Clearloop © 2023
Commercial Partnerships Manager
As our Commercial Partnerships Manager, Emily is focused on identifying, building, and maintaining relationships with Clearloop’s corporate partners and helping them reach a wide range of ESG and sustainability goals. She is also tasked with creating and managing a sales engine that is capable of scaling with Clearloop. Emily’s work directly supports the needs of Clearloop’s growing partnership base and the company’s vision for rapid and equitable decarbonization of the U.S. electricity grid.
COO & Co-Founder
Bob Corney cut his teeth on local political campaigns in the late 1980s, embarking on a three decade career spanning politics, public service and public affairs with stints in the White House, Tennessee State Capitol and corporate C-suites. In addition to leading partnerships across Clearloop, he leads efforts to expand the ambition of corporate climate action through academic, institutional and advocacy efforts. At the core of this work is a common sense focus on decarbonizing the US electric grid, expanding access to clean energy for all and ensuring robust and tangible economic and social benefits in the communities currently getting left behind in the clean energy transition.
Corney has lived in Nashville on and off since childhood and makes it home once again with his wife and children.
CEO & Co-Founder
Laura Zapata has made a career in crisis communications and reputation management having worked in Congress, political campaigns, and Uber. She’s now helping companies reach their net-zero and ESG goals with tangible climate action and ensure that the environmental, health, and economic benefits of new solar projects reach American communities getting left behind.
Zapata is a strong believer that solar can do more if we’re intentional about the communities where we invest and is eager to tap into the economic power of more companies as they seek to tackle their carbon footprint and strive for an equitable clean energy transition. Zapata immigrated from Colombia, was raised in Memphis, Tennessee, and is a graduate of Dartmouth College.
Policy Research Director
As Clearloop’s Director of Policy Research, Bahaa is responsible for supporting solar project development by researching regulatory, interconnection, and permitting processes. He works closely with the rest of Clearloop’s and Silicon Ranch’s leadership team to build the investment case for its solar project pipeline and collaborating with the community relations teams to build support for solar generation.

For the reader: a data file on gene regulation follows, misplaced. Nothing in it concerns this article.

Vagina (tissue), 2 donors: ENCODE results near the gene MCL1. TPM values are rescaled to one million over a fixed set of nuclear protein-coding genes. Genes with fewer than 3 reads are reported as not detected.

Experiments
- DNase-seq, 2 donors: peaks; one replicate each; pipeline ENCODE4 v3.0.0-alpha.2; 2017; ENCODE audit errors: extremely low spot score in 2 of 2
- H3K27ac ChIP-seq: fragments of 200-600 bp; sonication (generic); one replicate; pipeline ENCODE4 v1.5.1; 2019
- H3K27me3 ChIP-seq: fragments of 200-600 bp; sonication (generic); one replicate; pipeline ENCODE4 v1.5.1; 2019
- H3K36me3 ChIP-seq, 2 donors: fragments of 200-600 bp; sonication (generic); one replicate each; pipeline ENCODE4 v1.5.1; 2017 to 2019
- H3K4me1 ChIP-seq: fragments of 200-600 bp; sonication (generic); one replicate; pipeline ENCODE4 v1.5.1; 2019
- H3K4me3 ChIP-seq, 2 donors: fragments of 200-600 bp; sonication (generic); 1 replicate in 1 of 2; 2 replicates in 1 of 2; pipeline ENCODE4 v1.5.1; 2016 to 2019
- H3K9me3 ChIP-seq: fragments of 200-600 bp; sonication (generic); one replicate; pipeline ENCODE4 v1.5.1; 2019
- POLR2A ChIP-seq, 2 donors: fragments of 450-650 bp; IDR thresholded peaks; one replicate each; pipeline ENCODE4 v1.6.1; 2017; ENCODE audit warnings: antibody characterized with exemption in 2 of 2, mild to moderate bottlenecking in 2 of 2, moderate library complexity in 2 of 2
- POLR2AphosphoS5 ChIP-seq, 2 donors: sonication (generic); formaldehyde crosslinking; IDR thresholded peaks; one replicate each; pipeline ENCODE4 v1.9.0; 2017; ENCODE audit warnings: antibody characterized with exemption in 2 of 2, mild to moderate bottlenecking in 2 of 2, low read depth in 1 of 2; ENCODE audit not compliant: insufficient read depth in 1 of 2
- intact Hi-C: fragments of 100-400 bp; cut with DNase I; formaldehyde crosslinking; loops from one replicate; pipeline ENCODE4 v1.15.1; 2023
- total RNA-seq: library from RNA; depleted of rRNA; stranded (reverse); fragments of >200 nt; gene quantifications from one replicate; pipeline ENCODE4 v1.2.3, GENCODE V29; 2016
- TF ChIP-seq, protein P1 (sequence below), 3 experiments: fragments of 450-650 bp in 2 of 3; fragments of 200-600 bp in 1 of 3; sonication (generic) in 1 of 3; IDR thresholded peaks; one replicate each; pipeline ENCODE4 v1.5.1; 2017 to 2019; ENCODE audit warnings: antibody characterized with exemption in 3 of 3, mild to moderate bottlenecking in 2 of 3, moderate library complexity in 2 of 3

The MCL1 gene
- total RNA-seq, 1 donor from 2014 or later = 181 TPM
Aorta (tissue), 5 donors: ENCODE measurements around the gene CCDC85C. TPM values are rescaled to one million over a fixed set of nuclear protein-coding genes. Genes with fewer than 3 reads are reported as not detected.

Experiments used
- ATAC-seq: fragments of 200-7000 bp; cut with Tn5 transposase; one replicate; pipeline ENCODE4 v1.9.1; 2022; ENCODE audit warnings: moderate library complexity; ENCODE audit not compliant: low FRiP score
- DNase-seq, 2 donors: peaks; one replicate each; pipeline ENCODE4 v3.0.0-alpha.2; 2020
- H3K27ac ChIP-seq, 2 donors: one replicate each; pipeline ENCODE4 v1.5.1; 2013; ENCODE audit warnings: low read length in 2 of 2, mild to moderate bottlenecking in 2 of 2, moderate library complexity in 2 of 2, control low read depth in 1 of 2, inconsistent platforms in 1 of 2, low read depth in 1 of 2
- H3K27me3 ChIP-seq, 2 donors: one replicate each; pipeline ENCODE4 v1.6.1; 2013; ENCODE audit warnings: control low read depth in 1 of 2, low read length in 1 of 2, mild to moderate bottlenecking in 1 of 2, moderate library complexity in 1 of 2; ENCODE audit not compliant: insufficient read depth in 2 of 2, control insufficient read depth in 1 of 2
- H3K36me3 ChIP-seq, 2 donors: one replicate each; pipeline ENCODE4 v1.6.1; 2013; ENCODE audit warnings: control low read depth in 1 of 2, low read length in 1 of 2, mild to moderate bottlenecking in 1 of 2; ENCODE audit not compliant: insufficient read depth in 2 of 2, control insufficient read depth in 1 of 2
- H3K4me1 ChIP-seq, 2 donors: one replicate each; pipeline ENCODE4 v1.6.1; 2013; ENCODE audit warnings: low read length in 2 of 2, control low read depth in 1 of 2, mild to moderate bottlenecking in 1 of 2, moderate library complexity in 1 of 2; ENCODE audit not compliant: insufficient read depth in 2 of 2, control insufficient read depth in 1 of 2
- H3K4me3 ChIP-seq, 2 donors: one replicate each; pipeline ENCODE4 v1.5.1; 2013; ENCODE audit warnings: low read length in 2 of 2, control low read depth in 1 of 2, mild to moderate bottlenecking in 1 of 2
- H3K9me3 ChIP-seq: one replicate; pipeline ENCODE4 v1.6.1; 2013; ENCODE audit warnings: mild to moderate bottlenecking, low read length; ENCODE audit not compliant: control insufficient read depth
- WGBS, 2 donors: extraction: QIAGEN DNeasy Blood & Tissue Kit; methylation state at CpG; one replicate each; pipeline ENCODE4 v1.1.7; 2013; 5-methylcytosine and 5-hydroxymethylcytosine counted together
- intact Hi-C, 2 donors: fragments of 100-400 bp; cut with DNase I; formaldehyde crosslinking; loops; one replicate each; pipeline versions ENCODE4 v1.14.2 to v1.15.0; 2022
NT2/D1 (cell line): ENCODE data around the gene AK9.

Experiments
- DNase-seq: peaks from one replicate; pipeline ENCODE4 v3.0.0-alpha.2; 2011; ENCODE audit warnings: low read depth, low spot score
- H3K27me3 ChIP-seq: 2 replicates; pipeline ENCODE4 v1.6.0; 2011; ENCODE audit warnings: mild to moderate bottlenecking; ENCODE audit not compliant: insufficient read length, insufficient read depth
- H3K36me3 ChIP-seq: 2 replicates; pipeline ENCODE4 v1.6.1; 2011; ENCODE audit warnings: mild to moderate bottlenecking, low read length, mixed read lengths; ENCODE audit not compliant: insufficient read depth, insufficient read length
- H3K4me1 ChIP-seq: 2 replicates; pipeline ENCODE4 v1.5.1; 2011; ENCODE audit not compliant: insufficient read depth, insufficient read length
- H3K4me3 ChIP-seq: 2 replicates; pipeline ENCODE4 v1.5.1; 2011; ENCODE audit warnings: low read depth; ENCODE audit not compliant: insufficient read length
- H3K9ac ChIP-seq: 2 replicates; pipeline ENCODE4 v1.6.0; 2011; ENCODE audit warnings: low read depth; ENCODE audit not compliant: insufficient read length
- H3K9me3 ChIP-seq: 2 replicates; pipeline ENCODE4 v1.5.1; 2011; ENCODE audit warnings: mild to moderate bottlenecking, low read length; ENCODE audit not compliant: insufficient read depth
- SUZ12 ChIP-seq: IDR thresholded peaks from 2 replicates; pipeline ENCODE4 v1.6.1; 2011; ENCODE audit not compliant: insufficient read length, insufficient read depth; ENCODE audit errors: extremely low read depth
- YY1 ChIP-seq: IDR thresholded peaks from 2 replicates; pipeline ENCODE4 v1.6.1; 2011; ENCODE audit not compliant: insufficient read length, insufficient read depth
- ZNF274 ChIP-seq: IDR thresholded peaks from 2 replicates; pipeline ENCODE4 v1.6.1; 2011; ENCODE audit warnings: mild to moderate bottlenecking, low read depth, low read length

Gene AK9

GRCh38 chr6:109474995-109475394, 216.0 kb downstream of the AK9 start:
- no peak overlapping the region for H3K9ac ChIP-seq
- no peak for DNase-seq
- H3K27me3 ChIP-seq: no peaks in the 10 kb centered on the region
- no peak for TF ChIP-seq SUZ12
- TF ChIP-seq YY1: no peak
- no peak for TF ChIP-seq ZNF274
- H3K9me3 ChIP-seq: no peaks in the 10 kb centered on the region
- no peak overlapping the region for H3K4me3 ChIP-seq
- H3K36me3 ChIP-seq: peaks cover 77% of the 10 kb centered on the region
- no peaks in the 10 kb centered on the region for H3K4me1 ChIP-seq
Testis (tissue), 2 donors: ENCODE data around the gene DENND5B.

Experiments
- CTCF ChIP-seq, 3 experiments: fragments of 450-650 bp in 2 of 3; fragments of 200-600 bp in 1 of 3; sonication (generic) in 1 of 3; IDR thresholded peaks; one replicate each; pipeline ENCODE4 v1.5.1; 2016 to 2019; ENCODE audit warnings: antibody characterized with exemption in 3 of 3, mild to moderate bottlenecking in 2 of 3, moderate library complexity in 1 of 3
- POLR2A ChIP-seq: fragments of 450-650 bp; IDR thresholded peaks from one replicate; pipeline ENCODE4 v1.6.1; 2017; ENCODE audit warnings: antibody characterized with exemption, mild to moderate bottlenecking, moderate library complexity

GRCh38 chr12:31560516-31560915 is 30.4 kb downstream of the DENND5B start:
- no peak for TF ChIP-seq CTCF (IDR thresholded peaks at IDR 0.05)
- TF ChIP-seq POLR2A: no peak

Chief Development officer Silicon Ranch + Clearloop Chairman
As Silicon Ranch’s Chief Development Officer and Chairman of Clearloop, Boris is charged with leading the future growth of Silicon Ranch by expanding its project inventory into new markets and use cases across the U.S., and by advancing new product offerings around the company’s carbon solutions business Clearloop and its agrivoltaics solution Regenerative Energy. His role helps bridge together the unique offerings of Silicon Ranch, Clearloop and Regenerative Energy to meet growing customer climate ambitions and deliver tangible environmental, social, and economic impact for our customers and the communities in which we work.
A big believer that there are lots of ways of getting things done. Phil Bredesen is a former Nashville Mayor, Tennessee Governor, CEO, and a successful serial entrepreneur. As mayor of Nashville, Bredesen founded the Land Trust for Tennessee, which has protected more than 126,000 acres to date. As Governor, Phil Bredesen helped establish Tennessee’s largest conservation effort since the dedication of the Great Smoky Mountains National Park, saving 127,000 acres in the Cumberland Plateau. As a businessman, Bredesen founded Silicon Ranch, one of the largest solar Independent Power Producers in the country. Today, Governor Bredesen is using his experience in the public and private sector to help build Clearloop as a helpful tool for companies of all sizes to make their climate investments have tangible social and economic benefits in communities across Middle America.
Head of Marketing
As Head of Marketing, Meram El Ramahi leads our marketing, communications and branding strategies, working closely with cross-functional teams within Clearloop and Silicon Ranch Corporation to drive growth, amplify our brand, and support our corporate carbon partners. With 20 years of experience leading marketing strategy and executing multi-faceted marketing campaigns in the energy sector, Meram’s expertise and work supports the company’s vision for rapid and equitable decarbonization of the U.S. electricity grid and helping maximize the environmental, social, and economic impact of solar development for communities across our country.